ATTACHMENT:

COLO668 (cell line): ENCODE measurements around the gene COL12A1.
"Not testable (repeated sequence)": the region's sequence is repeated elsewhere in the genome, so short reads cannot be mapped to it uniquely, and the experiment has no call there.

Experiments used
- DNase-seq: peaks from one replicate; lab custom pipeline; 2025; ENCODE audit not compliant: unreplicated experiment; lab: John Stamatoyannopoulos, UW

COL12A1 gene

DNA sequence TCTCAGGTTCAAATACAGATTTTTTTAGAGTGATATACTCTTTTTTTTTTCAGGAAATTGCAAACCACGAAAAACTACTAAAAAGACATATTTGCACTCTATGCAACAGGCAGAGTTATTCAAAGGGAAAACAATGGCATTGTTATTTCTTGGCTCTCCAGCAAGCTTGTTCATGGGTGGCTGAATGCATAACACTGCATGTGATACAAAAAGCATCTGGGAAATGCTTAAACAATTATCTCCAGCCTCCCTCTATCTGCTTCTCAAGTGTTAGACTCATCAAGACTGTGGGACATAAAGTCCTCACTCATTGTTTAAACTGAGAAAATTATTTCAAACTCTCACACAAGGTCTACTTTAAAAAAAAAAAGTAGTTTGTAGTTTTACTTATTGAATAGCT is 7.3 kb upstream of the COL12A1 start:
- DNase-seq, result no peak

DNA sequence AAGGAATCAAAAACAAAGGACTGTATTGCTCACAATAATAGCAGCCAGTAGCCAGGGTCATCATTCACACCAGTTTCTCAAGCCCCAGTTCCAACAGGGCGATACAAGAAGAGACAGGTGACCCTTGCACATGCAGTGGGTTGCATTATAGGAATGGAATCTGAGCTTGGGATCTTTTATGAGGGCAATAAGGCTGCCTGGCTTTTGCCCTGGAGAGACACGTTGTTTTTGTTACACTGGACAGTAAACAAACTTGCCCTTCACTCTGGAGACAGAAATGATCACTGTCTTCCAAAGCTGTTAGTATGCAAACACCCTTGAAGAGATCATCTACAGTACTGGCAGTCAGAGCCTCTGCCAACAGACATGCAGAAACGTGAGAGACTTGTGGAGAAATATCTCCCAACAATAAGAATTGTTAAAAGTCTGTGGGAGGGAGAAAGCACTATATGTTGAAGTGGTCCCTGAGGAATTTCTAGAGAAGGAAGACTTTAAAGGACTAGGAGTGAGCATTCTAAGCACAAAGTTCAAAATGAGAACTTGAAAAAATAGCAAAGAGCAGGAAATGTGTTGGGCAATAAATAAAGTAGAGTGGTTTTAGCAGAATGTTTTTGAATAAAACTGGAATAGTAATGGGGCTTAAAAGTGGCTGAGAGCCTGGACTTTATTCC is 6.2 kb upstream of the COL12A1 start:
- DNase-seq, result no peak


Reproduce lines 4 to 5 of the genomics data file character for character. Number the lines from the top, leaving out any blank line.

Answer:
- DNase-seq: peaks from one replicate; lab custom pipeline; 2025; ENCODE audit not compliant: unreplicated experiment; lab: John Stamatoyannopoulos, UW

COL12A1 gene